Towards A Consensual Holi!

The views expressed in this blog are personal, and not intended to malign any religion, ethnic group, or individual.

This year, with COVID-19 cases daily on the rise, private (inside housing societies) and public Holi celebrations have been banned, and I can’t help dancing with joy at the news. Holi is a festival I absolutely detest – I have hated it since I was a child. Whenever someone asks me why I don’t play Holi, I always tell them, “The whole ordeal feels – kind of – pointless. You spend an entire day getting drenched in colours, and then spend the rest of your time struggling to scrub yourself clean.”

However, the reasons behind me disliking the “festival of colours” go beyond hygiene factors. One of the major issues I have with Holi is the fact that it actually, at some level, advocates that consent does not matter. “Bura na mano Holi hai” is a statement that needs to be made redundant. Just because it’s Holi, it does not give anyone the right to behave inappropriately or force someone to play who does not wish to. Also, why is someone off the hook just because they proclaim, “Bura na mano Holi hai?” That’s not even an apology!

The days nearing Holi always filled me with a sense of dread during my early fieldwork days because I did not know when I’d get hit by a water-balloon. Also, why would anyone want to throw water balloons at moving cars or on people driving scooters? People could lose their balance, and it could lead to accidents. This is a complete disregard for safety. Also, please stop smearing colours on poor strays. The harmful chemicals that enter their eyes and ears cause them pain, but I guess it’s too much to ask from people to respect animals when they don’t even extend the most basic courtesy to fellow human beings?

Holi has normalized the behaviour of invading a person’s personal space, applying colours without asking for consent, all in the name of festivals and celebrations. Randomly pouring coloured water on strangers – people you don’t know – and laughing about it is a cheap move. It’s not funny. It’s worse when people use this opportunity to touch people inappropriately on the pretext of smearing them with colours. Violation of person space is almost second nature in India. If anyone has ever travelled by a Mumbai local going to Virar, they will know what I mean when I say that personal space in India can sometimes be a rare luxury. We have taken it for granted that we are going to occupy someone else’s space, and it does not matter that they want to us keep distance.

I am not a spoilsport or a killjoy simply because I have no wish to have anything to do with the kind of forced assault that is so commonplace in Holi. I’ve had friends narrating incidents of how they wait in the morning and randomly throw colours at unsuspecting individuals on the road. Saying, “It’s Holi! They should have known better than stepping out if they did not want colours,” is another way we propagate the culture of victim-blaming. Stop! It’s 2021, and there’s a need for you to educate yourself if you still find yourself harbouring such belief-systems.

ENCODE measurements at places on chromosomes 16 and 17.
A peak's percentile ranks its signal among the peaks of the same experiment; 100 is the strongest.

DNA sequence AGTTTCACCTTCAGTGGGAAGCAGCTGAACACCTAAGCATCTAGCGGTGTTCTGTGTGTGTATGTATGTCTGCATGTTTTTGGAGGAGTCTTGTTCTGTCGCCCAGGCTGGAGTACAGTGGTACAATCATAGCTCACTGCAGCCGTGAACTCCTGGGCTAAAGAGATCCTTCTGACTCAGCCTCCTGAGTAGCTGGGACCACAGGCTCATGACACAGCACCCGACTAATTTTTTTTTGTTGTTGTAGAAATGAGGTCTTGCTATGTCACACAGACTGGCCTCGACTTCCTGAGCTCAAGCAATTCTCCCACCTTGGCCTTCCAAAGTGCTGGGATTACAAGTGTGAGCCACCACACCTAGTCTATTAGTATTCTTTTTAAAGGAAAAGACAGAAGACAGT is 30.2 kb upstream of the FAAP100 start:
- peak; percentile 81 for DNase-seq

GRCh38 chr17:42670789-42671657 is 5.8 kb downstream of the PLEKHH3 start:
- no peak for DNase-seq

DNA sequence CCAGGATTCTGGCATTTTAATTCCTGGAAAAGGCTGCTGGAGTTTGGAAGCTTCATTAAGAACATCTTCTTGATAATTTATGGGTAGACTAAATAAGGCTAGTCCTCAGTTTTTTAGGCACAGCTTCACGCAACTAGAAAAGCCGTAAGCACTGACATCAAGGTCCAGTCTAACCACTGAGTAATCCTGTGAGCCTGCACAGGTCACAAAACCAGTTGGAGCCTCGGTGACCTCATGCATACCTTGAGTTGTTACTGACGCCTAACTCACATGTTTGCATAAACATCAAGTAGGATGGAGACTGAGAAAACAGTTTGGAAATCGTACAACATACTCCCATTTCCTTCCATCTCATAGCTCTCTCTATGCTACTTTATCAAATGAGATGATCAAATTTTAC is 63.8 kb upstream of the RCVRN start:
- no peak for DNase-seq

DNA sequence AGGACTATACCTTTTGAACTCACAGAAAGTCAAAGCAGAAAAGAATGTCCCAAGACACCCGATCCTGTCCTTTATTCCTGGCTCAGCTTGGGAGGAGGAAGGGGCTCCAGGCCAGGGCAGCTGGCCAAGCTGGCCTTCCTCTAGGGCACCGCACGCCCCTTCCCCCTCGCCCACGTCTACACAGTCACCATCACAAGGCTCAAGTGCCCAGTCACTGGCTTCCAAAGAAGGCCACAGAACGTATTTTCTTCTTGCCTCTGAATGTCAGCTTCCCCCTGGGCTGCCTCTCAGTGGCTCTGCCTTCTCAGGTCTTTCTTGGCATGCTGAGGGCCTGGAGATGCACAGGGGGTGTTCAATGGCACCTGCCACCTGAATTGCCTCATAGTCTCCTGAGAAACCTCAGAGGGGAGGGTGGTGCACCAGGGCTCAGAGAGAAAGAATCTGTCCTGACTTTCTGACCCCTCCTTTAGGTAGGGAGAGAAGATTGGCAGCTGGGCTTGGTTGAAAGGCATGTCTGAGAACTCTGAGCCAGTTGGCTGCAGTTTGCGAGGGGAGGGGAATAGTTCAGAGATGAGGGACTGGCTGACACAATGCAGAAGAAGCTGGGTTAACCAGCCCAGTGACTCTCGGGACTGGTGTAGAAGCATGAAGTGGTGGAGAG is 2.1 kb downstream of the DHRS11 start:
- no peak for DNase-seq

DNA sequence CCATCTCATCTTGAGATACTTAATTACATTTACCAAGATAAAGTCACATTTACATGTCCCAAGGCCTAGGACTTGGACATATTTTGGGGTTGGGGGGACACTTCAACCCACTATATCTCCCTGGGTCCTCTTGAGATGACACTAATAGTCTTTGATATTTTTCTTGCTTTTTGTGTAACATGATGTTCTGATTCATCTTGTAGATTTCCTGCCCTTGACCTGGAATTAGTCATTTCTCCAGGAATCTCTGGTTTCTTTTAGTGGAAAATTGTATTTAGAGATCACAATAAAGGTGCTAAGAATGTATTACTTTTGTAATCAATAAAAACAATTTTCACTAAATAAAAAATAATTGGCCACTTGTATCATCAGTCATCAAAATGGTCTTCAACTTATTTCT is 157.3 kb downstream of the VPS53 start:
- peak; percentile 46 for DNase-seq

When I was in college, I remember sharing with a bunch of friends how I don’t play Holi and I like staying indoors. A class-mate actually remarked, “Well, I know what to do! I am going to come to your place and drench you in the darkest of colours!” Being a person who rarely puts up with nonsense, I did not hesitate in giving them a talking to and delivering a lecture on basic etiquette. Needless to say, they were embarrassed and tried passing it as a joke, but again, joking about consent is not funny. It never was. It never will be.

Some friends have asked me how I’ve managed to spend all the years of my life without ever playing Holi. The answer is simple. My family understands consent, and even though we always had lots of relatives at home on Holi, never were colours applied to the ones who did not want to play. My cousin and I always stayed in one room, eating the most delicious food that was prepared, without a care in the world and without worrying about stepping out and being smeared in colours. It’s strange that I have to consider myself “lucky” for having been treated with respect, dignity, and with complete regard for personal space since I was a child. Isn’t that what each one of us is entitled to? These are basic human rights we are talking about. No one should have to feel grateful or fortunate for being treated with basic decency.

Many people reading this may think, “This is a boring lecture! She’s taking the fun out of all the festivities!” If you happen to be one such person, perhaps, it’s time for you to introspect why your sense of fun comes from making another person feel uncomfortable, and if, a small act of asking for permission could make someone feel comfortable, what is stopping you from engaging in the most basic act of decency?

Holi is played to celebrate the victory of good over evil, so please don’t misbehave or engage in inappropriate action in the name of the festival. Also, it’s called “playing Holi” for a reason – every game you play has rules, and the first rule is that you play with people who want to play. I am not telling you to not play with colours. However, play with people who want to play – smear your loved ones who are playing with colours, drink thandai or bhaang, have fun! But it’s time now to make Holi a consensual affair.

Consent maango, Holi hai!”

Happy Holi

Spread happiness and cheer and remember that can never come by violating anyone’s personal boundaries!

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